Utah job growth surged in July, unemployment fell
Utah's jobs engine roared back to life in July after two months of sub-par growth.
Employment grew a robust 3.5 percent from the same month of 2012, as employers created 43,300 jobs over the 12-month period, the state Department of Workforce Services said Friday. The state's long-term average is 3.1 percent.
In June, the change from a year earlier cooled to just 2.2 percent, the slowest growth in two years. May's 2.5 percent was the lowest since November 2011.
"It's a drastic change from last month," Carrie Mayne, the department's chief economist, said. "I think this brings us back better in line with what's [really] going on in the economy here in Utah."
The surge of new jobs helped to lower the statewide unemployment rate to 4.6 percent of the labor force from 4.7 percent in June. The department announced the figures on the same day a unit of defense contractor General Dynamics held a ribbon-cutting for a new call center in Sandy that will hire 1,600 people this year. The center will support a contract that the company's Information Technology group received from the federal Centers for Medicare and Medicaid Services.
Nationally, the number of jobs in the U.S. grew just 1.7 percent last month and the unemployment rate was 7.4 percent.
In Utah, all 11 industries that make up the state's private sector posted job increases in July compared to last year.
The largest increase was in the trade, transportation and utilities group, which added 9,700 jobs.
Professional and business services, a category that includes call center work,created 9,000 jobs in the past year. Leisure and hospitality employers added 7,100 tourism-related jobs.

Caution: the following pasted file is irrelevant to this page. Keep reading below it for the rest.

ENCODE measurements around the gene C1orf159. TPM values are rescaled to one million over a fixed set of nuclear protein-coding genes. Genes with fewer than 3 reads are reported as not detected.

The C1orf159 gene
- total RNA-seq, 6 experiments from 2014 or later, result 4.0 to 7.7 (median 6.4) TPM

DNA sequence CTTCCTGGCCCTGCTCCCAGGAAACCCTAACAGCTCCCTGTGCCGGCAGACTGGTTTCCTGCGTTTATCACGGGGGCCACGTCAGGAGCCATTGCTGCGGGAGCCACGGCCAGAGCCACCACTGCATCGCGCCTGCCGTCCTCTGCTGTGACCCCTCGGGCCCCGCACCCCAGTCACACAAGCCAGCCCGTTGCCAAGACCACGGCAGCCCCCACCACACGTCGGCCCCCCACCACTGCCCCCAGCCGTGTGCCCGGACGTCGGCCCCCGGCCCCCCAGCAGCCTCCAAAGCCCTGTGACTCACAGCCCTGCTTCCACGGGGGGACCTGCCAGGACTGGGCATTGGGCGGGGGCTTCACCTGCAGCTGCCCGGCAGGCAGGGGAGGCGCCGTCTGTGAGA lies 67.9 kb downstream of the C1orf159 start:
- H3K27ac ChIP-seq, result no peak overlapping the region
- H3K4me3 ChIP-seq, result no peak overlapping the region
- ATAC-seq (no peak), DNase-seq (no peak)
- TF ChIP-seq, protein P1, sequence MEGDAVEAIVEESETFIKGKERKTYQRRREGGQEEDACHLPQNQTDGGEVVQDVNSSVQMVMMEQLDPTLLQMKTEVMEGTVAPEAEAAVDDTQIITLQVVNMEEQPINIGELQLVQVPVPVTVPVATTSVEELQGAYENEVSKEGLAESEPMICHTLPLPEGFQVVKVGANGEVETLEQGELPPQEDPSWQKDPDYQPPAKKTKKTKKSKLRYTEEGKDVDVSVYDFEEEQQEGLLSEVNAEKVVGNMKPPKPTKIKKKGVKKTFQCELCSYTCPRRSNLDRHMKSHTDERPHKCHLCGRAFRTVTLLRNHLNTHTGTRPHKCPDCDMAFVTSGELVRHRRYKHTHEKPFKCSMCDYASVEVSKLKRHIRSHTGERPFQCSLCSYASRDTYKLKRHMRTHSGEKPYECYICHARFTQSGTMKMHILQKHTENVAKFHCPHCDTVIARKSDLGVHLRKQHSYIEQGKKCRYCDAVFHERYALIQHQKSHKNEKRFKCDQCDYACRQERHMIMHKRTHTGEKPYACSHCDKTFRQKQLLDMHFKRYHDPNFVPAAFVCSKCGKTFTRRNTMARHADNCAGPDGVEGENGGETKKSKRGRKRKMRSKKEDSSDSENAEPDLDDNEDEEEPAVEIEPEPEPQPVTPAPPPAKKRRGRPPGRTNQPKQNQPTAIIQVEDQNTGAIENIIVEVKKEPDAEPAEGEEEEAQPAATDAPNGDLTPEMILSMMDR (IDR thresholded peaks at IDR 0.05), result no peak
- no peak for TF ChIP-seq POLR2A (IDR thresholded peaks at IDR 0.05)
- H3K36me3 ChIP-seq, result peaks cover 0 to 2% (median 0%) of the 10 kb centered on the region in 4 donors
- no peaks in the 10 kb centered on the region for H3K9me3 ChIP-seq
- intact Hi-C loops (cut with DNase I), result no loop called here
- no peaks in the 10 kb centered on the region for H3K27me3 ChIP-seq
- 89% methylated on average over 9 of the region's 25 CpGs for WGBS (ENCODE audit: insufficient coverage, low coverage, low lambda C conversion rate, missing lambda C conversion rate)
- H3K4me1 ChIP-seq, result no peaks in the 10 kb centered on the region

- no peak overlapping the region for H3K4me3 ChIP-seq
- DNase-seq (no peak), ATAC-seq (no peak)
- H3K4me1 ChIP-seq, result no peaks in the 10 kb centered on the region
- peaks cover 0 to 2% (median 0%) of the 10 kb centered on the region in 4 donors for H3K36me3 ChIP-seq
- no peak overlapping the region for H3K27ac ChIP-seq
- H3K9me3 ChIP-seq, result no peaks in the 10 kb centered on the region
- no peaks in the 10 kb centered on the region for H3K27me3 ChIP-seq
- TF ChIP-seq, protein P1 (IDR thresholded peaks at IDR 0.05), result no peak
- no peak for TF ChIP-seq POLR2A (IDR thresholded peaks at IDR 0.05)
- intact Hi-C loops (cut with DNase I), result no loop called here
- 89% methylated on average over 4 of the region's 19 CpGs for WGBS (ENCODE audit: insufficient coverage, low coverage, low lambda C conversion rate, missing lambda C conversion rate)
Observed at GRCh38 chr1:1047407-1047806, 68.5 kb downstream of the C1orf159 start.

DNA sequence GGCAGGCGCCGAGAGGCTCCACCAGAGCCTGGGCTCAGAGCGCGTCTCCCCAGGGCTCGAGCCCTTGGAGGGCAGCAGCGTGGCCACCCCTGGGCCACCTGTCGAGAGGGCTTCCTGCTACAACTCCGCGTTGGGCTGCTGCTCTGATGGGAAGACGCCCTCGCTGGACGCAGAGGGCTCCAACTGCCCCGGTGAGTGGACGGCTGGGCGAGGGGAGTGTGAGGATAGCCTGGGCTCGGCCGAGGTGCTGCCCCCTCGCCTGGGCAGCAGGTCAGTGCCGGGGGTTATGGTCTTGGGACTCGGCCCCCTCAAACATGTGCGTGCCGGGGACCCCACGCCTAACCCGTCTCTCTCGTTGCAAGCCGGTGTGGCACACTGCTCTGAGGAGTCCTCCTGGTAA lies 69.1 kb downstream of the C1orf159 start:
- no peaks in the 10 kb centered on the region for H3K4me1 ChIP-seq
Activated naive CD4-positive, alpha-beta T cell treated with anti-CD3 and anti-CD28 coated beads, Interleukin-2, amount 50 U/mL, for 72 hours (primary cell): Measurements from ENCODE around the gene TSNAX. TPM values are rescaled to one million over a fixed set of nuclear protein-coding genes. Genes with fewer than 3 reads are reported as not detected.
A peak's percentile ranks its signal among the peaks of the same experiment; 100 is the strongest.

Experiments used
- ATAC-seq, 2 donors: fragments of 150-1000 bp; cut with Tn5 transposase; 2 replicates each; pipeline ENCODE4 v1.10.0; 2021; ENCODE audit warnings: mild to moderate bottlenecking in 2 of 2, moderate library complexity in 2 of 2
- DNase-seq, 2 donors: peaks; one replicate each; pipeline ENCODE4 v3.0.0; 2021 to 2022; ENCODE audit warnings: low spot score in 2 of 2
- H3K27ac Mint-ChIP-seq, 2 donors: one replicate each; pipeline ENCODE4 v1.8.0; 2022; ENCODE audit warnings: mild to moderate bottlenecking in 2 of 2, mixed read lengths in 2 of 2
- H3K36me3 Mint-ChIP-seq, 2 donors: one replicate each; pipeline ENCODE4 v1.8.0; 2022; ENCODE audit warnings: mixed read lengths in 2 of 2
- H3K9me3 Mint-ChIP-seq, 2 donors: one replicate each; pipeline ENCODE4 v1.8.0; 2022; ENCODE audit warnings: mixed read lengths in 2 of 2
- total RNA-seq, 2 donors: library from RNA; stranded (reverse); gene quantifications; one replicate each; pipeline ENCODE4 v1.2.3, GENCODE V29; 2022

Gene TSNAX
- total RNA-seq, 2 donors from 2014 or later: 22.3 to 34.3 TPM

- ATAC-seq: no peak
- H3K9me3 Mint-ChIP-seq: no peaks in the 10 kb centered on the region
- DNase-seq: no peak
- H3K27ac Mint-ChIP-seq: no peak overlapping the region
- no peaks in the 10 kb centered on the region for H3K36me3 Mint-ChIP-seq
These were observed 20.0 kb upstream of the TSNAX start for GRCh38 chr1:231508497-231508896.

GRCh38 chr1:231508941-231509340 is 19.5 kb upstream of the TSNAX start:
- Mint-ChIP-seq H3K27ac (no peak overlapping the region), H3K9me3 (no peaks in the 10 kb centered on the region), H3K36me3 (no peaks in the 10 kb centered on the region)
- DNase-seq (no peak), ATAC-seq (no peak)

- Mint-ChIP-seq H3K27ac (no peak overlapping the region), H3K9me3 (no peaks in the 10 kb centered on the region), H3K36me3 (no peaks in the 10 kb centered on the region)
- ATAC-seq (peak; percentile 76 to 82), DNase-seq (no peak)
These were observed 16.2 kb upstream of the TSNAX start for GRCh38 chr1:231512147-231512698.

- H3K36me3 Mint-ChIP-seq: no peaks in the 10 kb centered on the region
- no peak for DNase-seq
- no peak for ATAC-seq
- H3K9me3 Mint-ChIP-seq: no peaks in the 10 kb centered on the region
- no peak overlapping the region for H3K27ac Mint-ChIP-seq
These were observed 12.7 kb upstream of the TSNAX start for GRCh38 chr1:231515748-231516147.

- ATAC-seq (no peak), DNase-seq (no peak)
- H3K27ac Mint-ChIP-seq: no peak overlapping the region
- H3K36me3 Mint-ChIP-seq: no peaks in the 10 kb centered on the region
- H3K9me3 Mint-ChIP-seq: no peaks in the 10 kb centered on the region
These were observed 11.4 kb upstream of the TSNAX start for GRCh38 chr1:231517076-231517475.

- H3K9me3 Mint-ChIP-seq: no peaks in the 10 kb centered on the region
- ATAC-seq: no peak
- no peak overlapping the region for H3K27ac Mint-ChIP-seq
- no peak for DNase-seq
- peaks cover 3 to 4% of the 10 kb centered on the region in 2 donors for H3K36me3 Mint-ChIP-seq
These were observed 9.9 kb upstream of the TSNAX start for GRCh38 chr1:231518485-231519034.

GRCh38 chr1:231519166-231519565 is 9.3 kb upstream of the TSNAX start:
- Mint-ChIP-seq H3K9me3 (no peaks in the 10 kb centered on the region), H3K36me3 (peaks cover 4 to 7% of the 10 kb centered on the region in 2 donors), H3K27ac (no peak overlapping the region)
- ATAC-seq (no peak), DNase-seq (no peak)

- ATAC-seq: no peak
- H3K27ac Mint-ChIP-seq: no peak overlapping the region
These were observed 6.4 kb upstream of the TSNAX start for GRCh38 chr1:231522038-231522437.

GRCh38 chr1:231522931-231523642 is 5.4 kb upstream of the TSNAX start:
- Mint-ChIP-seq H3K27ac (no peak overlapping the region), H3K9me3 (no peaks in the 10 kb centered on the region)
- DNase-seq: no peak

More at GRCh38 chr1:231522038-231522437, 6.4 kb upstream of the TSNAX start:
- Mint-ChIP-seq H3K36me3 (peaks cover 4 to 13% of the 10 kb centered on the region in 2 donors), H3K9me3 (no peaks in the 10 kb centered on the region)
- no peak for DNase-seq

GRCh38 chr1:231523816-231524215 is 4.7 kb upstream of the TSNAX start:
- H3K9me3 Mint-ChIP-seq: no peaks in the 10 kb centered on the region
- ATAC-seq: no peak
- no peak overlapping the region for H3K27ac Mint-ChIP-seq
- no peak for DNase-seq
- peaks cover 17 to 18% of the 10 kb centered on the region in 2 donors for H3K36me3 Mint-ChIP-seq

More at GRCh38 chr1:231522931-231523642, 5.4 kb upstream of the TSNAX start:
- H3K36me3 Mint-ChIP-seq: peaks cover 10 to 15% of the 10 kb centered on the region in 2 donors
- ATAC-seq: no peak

Federal and state government employment fell by 5,100 positions. Federal employment was lower probably because of automatic budget cuts, known as sequestration, Mayne said. The count of state jobs fell largely for technical reasons, but still reflected a long-term trend of declining employment, she said.
Manufacturing companies put on 3,000 workers, some of whom were hired by Bartile Roofs, a custom concrete roofing maker in Centerville. The company hired one person last fall, four more this spring and another two this month. General manager Nick Evans said the company will bring on at least three more people by the end of 2013 and another 10 by next summer.
"Business conditions are good. We have expanded our sales force outside the state of Utah, so we are getting a lot more orders coming from other regions of the country," Evans said.
Much of Bartile's customers are commercial clients, and the company recently won some big contracts. Another big piece of business comes from people who own expensive homes. That segment of the housing market has been strong over the past 12 months, and the company expects that trend to continue into next year, Evans said.
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